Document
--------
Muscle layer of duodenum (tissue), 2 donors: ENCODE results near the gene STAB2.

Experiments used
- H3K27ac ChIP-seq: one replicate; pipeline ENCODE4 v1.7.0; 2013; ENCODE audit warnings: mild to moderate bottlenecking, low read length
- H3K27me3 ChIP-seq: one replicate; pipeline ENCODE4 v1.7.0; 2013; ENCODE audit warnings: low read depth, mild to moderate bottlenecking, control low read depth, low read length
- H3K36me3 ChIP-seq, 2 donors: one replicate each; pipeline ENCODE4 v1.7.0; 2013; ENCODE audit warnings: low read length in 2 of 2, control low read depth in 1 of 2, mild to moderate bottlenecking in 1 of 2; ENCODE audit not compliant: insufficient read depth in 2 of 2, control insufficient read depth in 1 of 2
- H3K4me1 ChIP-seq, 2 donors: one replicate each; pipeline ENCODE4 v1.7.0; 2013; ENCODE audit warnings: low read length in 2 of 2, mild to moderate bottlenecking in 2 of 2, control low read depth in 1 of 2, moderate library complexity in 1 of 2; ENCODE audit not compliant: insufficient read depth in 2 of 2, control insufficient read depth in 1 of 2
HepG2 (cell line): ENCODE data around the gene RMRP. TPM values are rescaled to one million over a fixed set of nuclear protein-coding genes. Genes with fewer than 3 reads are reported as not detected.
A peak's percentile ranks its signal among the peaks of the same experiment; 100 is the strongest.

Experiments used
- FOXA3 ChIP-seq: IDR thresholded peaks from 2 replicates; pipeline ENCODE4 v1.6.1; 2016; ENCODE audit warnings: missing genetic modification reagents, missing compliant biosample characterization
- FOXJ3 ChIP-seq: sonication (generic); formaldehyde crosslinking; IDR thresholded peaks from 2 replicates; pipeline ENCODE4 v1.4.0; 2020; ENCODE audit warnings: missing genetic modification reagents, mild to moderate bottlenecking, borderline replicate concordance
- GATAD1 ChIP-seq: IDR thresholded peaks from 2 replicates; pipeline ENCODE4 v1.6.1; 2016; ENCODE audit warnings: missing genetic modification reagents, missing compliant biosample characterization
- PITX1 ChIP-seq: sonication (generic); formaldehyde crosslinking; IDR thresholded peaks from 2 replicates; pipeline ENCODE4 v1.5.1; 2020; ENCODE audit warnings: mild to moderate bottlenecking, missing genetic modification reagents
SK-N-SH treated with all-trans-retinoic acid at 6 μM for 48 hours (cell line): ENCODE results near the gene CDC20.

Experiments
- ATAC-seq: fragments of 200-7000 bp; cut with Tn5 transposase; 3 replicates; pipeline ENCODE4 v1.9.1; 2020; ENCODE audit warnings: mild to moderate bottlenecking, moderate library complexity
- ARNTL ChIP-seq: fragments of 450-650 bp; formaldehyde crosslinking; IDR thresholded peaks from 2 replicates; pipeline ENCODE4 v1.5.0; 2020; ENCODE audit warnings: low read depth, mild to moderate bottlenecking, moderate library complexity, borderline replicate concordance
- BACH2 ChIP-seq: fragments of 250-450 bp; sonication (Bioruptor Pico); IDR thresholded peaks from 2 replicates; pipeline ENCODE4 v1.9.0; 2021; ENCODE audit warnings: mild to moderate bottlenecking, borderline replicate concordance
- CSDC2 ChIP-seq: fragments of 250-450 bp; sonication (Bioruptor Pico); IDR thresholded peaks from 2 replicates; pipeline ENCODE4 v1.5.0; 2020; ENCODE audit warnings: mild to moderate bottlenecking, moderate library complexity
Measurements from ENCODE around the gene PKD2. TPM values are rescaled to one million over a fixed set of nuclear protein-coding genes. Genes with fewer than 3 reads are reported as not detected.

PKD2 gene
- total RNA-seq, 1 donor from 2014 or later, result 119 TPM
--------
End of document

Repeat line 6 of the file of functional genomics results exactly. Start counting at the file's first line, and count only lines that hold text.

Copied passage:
- H3K4me1 ChIP-seq, 2 donors: one replicate each; pipeline ENCODE4 v1.7.0; 2013; ENCODE audit warnings: low read length in 2 of 2, mild to moderate bottlenecking in 2 of 2, control low read depth in 1 of 2, moderate library complexity in 1 of 2; ENCODE audit not compliant: insufficient read depth in 2 of 2, control insufficient read depth in 1 of 2